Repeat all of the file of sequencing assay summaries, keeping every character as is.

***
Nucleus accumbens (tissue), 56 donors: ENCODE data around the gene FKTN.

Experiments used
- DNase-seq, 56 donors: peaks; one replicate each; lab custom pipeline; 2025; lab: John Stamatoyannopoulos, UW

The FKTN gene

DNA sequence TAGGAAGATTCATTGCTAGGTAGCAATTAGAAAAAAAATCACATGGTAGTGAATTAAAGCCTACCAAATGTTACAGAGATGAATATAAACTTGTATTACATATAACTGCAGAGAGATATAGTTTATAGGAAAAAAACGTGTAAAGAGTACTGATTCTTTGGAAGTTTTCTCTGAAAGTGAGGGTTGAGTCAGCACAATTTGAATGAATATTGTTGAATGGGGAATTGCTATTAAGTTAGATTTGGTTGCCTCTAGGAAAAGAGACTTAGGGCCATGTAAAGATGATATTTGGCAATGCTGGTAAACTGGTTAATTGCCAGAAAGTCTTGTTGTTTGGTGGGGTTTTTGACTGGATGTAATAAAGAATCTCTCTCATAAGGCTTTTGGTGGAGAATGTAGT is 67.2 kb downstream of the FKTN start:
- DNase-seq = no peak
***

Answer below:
Nucleus accumbens (tissue), 56 donors: ENCODE data around the gene FKTN.

Experiments used
- DNase-seq, 56 donors: peaks; one replicate each; lab custom pipeline; 2025; lab: John Stamatoyannopoulos, UW

The FKTN gene

DNA sequence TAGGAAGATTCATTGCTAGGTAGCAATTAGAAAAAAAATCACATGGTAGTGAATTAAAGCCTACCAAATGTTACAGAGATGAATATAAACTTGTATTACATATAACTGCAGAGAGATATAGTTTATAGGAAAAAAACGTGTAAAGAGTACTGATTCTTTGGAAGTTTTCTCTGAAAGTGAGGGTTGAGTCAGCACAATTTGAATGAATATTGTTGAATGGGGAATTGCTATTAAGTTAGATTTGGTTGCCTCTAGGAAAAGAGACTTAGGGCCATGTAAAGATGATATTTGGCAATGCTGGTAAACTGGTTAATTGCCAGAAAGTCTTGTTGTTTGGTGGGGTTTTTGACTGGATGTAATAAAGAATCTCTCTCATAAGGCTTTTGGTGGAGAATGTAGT is 67.2 kb downstream of the FKTN start:
- DNase-seq = no peak